“Now it’s preventive,” Steve Vourderis said. “We’re fighting the elements. You’re dealing with the salt water.”
EMERGING FROM A STORM OF RUIN
Salt water was among the biggest threats after Sandy.
According to D.J. Vourderis, Steve’s son, the first thing they did after pumping the water from their drowned workshop was to pull the Wheel’s cars out of the inundated storage area. The cars were cleaned, their bearings changed, he said. But anything electronic that had been submerged was destroyed.
Dozens of dumpsters would ultimately be filled with parts and electronics that were rendered useless by the storm. Dennis Vourderis, who at 56 manages operations for the entire park, said he lost track of the cost to the family when it got past half a million dollars.
“We had borrowed money to stay afloat,” he said. They received financial assistance from National Grid and from the city’s Small Business Services. But, ultimately, the family had to put up their own money. “We had no choice.”
D.J. Vourderis said when it came to the Wheel, there was nothing to do but rely on the 1918 control system that had been replaced by the now-dead computer-controlled system in the 1990s.
“We hosed off that 1918 controller and got the salt out of that because it’s a big block of copper,” he said. “We wire brushed it, we scraped it. It was a lot of work.”
Finally, they got the Wheel running again, relying on a hand crank from the original 1918 design; when power had been restored to the park, they found the antiquated control system also still worked.
KEEPING THE THRILL ALIVE
At 34, D.J. Vourderis is the heir to the mechanical wizardry that his grandfather passed down to his father. He is lanky and tall with tousled brown hair. He sometimes rides his Harley-Davidson to work; he first climbed the Wheel without his father’s permission at around 14 years of age. His wife is expecting their first child.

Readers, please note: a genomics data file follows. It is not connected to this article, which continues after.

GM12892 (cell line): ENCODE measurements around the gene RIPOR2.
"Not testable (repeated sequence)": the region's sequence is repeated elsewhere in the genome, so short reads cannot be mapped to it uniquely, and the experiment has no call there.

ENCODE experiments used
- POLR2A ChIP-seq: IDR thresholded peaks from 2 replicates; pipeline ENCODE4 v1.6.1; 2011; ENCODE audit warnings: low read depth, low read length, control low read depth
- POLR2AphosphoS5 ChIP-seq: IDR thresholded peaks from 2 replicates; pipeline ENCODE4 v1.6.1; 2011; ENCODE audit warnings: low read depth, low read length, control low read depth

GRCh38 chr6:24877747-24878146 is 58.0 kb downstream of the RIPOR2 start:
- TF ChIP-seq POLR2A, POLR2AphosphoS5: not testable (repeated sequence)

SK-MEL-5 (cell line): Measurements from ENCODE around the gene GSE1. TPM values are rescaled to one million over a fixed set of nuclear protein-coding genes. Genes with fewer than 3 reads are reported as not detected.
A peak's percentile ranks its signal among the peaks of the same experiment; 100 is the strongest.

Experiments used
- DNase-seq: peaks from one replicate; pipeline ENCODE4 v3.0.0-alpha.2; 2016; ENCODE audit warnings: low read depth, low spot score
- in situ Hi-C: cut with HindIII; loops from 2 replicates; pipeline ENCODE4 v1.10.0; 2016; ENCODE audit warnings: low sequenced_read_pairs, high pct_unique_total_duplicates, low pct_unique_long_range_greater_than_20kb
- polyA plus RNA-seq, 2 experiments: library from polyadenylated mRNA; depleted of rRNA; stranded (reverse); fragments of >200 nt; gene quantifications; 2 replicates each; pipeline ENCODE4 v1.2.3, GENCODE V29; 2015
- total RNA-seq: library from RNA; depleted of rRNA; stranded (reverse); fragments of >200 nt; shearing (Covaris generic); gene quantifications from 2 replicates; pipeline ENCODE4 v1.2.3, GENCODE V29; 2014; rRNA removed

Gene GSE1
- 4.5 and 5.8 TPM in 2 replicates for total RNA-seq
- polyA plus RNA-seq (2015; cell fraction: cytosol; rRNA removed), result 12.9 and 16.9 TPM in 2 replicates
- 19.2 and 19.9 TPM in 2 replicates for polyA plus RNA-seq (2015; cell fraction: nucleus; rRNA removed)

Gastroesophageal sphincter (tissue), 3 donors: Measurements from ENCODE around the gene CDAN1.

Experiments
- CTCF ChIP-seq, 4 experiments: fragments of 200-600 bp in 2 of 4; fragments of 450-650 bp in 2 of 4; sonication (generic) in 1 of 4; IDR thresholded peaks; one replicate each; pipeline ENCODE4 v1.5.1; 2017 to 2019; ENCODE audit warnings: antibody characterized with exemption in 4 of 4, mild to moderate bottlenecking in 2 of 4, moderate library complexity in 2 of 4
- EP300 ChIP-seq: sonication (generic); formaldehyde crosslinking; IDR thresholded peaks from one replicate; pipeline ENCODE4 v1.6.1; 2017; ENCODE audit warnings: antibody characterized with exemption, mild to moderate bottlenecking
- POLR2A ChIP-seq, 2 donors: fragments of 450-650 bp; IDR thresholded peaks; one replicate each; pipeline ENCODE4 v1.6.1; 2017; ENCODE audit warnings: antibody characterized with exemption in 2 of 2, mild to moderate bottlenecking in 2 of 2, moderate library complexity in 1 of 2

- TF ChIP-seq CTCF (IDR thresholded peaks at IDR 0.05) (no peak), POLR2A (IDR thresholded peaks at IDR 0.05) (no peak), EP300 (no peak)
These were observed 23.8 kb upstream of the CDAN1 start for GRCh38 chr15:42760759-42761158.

And after Sandy, D.J., who tinkers and repairs most of the electronics, stepped up.
Not only did he repair the 1990s controller that the floodwater had destroyed, he decided to go a step further and build a new one that would give them a lot more control over the Wheel. He built a new computer server and raised it two feet above the flood line from Sandy. A longtime “Star Trek” fan, he added speed control buttons on the new control panel that go from Warp 1 to Warp 9. Though having finer speed control doesn’t affect the experience of the ride, it provides a way to get people down faster in an emergency.
On most summer days, D.J. Vourderis is at the controls of the Wonder Wheel. He spends hours on his feet. As passengers queue up in the two lines – one for swinging cars and the other for stationary cars – he steps forward and opens the door to let passengers on to the swinging cars. Another worker helps the passengers into the stationary cars. The doors are locked shut and then they are off on their ride. Coming down for the second rotation, Vourderis is listening to the Wheel.
“You have to listen to the motor to feel where the weight is,” he said. “Everything tells you a little bit about the story.”
As one of the swinging cars hits its last curb in its rotation, he leans backward with one arm and pulls on a lever — from the 1918 design –- to apply the brakes. It’s the end of the ride for the passengers.
Vourderis, who went to drama school and even appeared in an Off-Broadway show, is courteous with the riders. “Here you go, guys,” he says, letting in people who are queued up.
He also jokes with the customers. One passenger is a bit nervous after one rotation, and as her car passes by him, she yells out, “It’s twice?” He responds, joking, “The button is stuck!” pointing at his control panel.
Later, when asked about how he sees the future and the potential that he may become the caretaker of the Wheel when his father retires, he isn’t sure. But he wouldn’t mind having normal hours. Now that he is going to be a father himself, he also thinks about missing time with his daughter.
What Vourderis knows for sure is that the Wheel is like a member of his own family. And for now it is up to them to keep the Wheel turning, so that it can keep thrilling the masses. “One time maybe it will be our time to go. Until then, we’re there.”